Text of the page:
‘Sea of V’ parted in two



Maria Brachelli

The concept of the V-shirt was brought about as a way to unite the student body into an easily-identifiable mass at athletic events.

But due to new measures by the Student Government Association and the Basketball Club, there will be multiple versions of the shirts available, lessening the likelihood of a unified “Sea of V” in the Pavilion anytime soon.

Early in the summer, representatives of SGA, the Basketball Club and the University Band conferred on the possibility of redesigning the V-shirt to heighten student support at the basketball games. No consensus was reached in the early stages of discussion, but SGA made the decision to continue as planned to fulfill their campaign promise to raise school spirit and develop a new shirt. This was done independent of the band, which is concerned with its overhead stock of V-shirts from last year.

The new SGA shirts are navy blue, with a new, University licensed V on the front of the shirt and the logo of the organization supporting the shirt printed on the back. According to Vice President Tim McGovern, the shirts will be available soon.

“We’re launching a massive publicity campaign to help create a ‘Sea of V,’ a unified student body, in the stands at the basketball games,” McGovern said. “Athletics wants the new shirts to be updated with the correct graphics as per the Villanova Athletic Graphics Standard Guide.”

SGA also offers a free customized organization-oriented screen for the back of the shirts for other organizations who want to wear the V-shirts but still represent their affiliations. The shirts, in sizes small, medium, large and extra large, will be available in various places, such as Connelly and outside at the Oreo for $5 each.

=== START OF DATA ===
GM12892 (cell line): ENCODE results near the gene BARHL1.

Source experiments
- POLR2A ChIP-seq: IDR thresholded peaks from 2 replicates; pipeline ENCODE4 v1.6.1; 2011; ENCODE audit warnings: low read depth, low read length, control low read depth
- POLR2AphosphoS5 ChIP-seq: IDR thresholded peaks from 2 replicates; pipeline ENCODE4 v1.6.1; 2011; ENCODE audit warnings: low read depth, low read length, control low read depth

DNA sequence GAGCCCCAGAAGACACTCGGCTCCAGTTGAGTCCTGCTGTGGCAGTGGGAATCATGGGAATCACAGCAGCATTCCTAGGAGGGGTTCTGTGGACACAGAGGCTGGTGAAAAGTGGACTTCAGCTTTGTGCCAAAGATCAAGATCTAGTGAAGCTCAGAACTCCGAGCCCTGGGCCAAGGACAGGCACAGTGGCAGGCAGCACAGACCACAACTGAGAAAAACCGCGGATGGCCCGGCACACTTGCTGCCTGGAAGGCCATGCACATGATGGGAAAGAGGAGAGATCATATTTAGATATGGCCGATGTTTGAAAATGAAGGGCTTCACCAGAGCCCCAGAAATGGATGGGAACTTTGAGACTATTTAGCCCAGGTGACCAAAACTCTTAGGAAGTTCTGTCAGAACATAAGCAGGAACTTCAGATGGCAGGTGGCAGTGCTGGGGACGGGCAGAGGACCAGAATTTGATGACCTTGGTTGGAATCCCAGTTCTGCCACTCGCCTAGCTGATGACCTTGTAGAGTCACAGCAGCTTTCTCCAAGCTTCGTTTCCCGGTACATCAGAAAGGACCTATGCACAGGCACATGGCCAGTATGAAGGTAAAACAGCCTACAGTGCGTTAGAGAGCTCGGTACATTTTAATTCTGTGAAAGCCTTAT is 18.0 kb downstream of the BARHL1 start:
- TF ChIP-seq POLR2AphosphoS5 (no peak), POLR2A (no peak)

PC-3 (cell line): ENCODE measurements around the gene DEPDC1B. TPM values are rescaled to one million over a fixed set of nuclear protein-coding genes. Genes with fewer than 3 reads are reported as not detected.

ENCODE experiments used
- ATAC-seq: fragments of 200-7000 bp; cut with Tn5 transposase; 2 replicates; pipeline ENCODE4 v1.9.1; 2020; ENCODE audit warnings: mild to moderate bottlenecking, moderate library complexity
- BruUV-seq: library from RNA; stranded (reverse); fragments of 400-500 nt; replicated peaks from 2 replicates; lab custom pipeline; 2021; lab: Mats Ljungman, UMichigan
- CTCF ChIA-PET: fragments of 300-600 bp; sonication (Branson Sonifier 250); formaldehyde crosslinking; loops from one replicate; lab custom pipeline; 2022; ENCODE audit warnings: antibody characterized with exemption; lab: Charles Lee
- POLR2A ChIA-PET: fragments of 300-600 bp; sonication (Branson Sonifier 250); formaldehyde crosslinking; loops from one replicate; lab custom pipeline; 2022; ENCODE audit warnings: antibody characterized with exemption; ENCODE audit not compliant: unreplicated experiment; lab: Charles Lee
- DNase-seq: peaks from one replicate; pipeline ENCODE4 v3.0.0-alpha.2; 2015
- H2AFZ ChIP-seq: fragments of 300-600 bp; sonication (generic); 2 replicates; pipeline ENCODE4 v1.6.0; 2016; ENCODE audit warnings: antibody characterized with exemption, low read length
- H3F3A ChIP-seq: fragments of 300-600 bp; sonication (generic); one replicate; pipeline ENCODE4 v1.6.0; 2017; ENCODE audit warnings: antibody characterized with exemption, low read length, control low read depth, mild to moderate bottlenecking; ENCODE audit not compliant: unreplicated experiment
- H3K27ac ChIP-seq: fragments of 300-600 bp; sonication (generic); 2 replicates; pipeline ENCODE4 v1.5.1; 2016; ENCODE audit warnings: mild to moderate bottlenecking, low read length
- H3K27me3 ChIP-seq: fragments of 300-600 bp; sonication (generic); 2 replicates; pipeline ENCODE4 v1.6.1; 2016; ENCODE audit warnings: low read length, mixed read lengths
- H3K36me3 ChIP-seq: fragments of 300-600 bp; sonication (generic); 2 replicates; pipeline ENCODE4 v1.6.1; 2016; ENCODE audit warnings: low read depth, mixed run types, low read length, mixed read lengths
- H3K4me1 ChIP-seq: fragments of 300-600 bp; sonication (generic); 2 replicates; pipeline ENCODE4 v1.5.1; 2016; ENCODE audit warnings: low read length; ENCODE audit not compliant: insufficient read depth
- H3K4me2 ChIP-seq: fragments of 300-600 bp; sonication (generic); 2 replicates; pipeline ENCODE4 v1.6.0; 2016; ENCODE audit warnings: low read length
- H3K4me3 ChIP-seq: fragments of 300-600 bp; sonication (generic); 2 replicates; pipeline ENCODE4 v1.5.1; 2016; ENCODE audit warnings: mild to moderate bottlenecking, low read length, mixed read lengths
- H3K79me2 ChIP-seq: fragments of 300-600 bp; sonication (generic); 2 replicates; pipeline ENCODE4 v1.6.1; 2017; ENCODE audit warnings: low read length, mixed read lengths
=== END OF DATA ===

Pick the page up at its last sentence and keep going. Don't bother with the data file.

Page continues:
The band, however, will not be sporting the new V-shirts, choosing instead to remain with the old ones.

“We need to have organizational integrity, need to stick by what we’re working with,” pep band director Michael Walsh said. “Band is continuous throughout the years; SGA changes board members every year. SGA is annual; we are much more long-term and the number of T-shirts sold has been increasing every year.”

A long-standing fundraiser, the band has held the market on the original V-shirts for the past six years. It created the V logo independently of the university, using only a block V, so it will never be forced to modify or change the shirt style because of University V licensing regulations.

Band members said their shirts will be more successful in creating a “Sea of ‘V'” because of the white color, which appears more impressive than navy blue when cameras span the fans at the game.

“We are open to ideas, making changes to our shirts, adding other little flair things,” band president Eric Saber said.

The Basketball Club is offering a modified version of the SGA V-shirt. The only way to obtain a Basketball Club V-shirt is through membership, which also offers road trips and tailgating parties.

The back of the club’s V-shirts show each member as No. 6 and read “The Sixth Man.”

“In the past, the student section has been divided,” Harry Metzinger, president of the basketball club, said. “The T-shirt is the first step to having one of the visibly best student sections in the country.”